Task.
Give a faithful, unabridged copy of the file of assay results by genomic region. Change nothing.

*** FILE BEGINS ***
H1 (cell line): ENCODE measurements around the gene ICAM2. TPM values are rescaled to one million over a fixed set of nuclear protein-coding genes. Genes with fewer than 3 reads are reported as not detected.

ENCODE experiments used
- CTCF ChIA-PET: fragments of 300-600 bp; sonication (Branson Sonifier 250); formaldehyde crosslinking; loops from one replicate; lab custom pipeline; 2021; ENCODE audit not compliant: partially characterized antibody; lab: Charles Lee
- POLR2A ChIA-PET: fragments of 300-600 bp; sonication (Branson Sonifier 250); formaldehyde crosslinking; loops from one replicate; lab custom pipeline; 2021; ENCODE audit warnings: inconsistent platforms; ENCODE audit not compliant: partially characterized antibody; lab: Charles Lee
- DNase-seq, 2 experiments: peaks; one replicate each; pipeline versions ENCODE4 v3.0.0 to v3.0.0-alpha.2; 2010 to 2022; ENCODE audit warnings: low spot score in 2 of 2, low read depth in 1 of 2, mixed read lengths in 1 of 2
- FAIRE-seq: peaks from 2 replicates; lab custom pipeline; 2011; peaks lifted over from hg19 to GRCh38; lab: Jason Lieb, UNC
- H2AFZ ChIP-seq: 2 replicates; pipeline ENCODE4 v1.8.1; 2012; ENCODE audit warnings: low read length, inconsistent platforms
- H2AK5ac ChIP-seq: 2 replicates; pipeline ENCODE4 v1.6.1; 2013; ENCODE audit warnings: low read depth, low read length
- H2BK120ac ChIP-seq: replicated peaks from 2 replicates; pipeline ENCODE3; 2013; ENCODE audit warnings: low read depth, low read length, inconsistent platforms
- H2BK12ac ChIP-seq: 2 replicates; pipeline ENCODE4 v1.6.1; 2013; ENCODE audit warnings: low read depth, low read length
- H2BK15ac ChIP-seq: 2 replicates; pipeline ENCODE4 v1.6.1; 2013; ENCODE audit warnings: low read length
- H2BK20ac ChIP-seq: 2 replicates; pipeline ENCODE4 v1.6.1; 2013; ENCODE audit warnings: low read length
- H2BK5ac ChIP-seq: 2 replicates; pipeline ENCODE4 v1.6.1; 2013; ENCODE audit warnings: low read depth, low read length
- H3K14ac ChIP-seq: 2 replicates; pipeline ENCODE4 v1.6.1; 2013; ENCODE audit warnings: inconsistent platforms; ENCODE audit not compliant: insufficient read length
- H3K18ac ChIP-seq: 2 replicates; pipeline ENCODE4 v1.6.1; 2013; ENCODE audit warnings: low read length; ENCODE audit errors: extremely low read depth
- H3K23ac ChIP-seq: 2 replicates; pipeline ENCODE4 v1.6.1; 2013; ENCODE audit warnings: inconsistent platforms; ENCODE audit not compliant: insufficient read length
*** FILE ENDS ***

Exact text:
H1 (cell line): ENCODE measurements around the gene ICAM2. TPM values are rescaled to one million over a fixed set of nuclear protein-coding genes. Genes with fewer than 3 reads are reported as not detected.

ENCODE experiments used
- CTCF ChIA-PET: fragments of 300-600 bp; sonication (Branson Sonifier 250); formaldehyde crosslinking; loops from one replicate; lab custom pipeline; 2021; ENCODE audit not compliant: partially characterized antibody; lab: Charles Lee
- POLR2A ChIA-PET: fragments of 300-600 bp; sonication (Branson Sonifier 250); formaldehyde crosslinking; loops from one replicate; lab custom pipeline; 2021; ENCODE audit warnings: inconsistent platforms; ENCODE audit not compliant: partially characterized antibody; lab: Charles Lee
- DNase-seq, 2 experiments: peaks; one replicate each; pipeline versions ENCODE4 v3.0.0 to v3.0.0-alpha.2; 2010 to 2022; ENCODE audit warnings: low spot score in 2 of 2, low read depth in 1 of 2, mixed read lengths in 1 of 2
- FAIRE-seq: peaks from 2 replicates; lab custom pipeline; 2011; peaks lifted over from hg19 to GRCh38; lab: Jason Lieb, UNC
- H2AFZ ChIP-seq: 2 replicates; pipeline ENCODE4 v1.8.1; 2012; ENCODE audit warnings: low read length, inconsistent platforms
- H2AK5ac ChIP-seq: 2 replicates; pipeline ENCODE4 v1.6.1; 2013; ENCODE audit warnings: low read depth, low read length
- H2BK120ac ChIP-seq: replicated peaks from 2 replicates; pipeline ENCODE3; 2013; ENCODE audit warnings: low read depth, low read length, inconsistent platforms
- H2BK12ac ChIP-seq: 2 replicates; pipeline ENCODE4 v1.6.1; 2013; ENCODE audit warnings: low read depth, low read length
- H2BK15ac ChIP-seq: 2 replicates; pipeline ENCODE4 v1.6.1; 2013; ENCODE audit warnings: low read length
- H2BK20ac ChIP-seq: 2 replicates; pipeline ENCODE4 v1.6.1; 2013; ENCODE audit warnings: low read length
- H2BK5ac ChIP-seq: 2 replicates; pipeline ENCODE4 v1.6.1; 2013; ENCODE audit warnings: low read depth, low read length
- H3K14ac ChIP-seq: 2 replicates; pipeline ENCODE4 v1.6.1; 2013; ENCODE audit warnings: inconsistent platforms; ENCODE audit not compliant: insufficient read length
- H3K18ac ChIP-seq: 2 replicates; pipeline ENCODE4 v1.6.1; 2013; ENCODE audit warnings: low read length; ENCODE audit errors: extremely low read depth
- H3K23ac ChIP-seq: 2 replicates; pipeline ENCODE4 v1.6.1; 2013; ENCODE audit warnings: inconsistent platforms; ENCODE audit not compliant: insufficient read length